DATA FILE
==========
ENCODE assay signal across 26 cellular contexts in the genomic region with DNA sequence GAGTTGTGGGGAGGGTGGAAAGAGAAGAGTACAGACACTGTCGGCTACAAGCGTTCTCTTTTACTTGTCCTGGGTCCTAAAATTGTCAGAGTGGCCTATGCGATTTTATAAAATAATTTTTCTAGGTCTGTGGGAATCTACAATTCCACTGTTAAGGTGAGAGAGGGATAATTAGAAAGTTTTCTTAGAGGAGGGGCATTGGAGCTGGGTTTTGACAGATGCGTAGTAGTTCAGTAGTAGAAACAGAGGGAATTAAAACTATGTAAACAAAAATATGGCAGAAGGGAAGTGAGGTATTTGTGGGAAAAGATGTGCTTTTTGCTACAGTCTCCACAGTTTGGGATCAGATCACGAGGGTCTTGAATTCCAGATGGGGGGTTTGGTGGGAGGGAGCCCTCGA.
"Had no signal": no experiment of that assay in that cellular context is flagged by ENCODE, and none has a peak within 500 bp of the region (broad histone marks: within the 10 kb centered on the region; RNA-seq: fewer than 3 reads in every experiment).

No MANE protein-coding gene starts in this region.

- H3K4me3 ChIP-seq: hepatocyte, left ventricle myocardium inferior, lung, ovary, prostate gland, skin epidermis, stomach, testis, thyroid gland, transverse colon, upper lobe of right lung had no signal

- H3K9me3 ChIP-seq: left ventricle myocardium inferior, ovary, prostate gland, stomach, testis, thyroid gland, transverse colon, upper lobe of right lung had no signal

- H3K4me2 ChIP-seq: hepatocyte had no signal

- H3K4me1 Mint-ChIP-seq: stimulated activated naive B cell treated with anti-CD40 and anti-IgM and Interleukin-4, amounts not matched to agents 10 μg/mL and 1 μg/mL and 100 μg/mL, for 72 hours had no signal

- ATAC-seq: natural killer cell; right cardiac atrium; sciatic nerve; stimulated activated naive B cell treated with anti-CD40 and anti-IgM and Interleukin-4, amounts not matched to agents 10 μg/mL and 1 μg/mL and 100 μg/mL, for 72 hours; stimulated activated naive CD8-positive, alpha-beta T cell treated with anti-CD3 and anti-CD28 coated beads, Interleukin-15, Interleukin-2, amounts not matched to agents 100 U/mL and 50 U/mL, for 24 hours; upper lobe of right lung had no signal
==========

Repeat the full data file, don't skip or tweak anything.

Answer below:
ENCODE assay signal across 26 cellular contexts in the genomic region with DNA sequence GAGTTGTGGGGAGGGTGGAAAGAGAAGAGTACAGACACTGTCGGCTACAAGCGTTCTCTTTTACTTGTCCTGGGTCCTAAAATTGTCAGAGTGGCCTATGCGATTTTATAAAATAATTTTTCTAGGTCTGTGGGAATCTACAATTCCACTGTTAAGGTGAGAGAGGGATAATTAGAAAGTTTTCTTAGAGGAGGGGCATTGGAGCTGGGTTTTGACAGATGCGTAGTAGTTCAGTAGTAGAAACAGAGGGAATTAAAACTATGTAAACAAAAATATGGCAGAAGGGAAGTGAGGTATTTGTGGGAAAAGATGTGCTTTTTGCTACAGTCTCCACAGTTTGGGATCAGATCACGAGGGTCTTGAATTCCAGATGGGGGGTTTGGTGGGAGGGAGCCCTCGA.
"Had no signal": no experiment of that assay in that cellular context is flagged by ENCODE, and none has a peak within 500 bp of the region (broad histone marks: within the 10 kb centered on the region; RNA-seq: fewer than 3 reads in every experiment).

No MANE protein-coding gene starts in this region.

- H3K4me3 ChIP-seq: hepatocyte, left ventricle myocardium inferior, lung, ovary, prostate gland, skin epidermis, stomach, testis, thyroid gland, transverse colon, upper lobe of right lung had no signal

- H3K9me3 ChIP-seq: left ventricle myocardium inferior, ovary, prostate gland, stomach, testis, thyroid gland, transverse colon, upper lobe of right lung had no signal

- H3K4me2 ChIP-seq: hepatocyte had no signal

- H3K4me1 Mint-ChIP-seq: stimulated activated naive B cell treated with anti-CD40 and anti-IgM and Interleukin-4, amounts not matched to agents 10 μg/mL and 1 μg/mL and 100 μg/mL, for 72 hours had no signal

- ATAC-seq: natural killer cell; right cardiac atrium; sciatic nerve; stimulated activated naive B cell treated with anti-CD40 and anti-IgM and Interleukin-4, amounts not matched to agents 10 μg/mL and 1 μg/mL and 100 μg/mL, for 72 hours; stimulated activated naive CD8-positive, alpha-beta T cell treated with anti-CD3 and anti-CD28 coated beads, Interleukin-15, Interleukin-2, amounts not matched to agents 100 U/mL and 50 U/mL, for 24 hours; upper lobe of right lung had no signal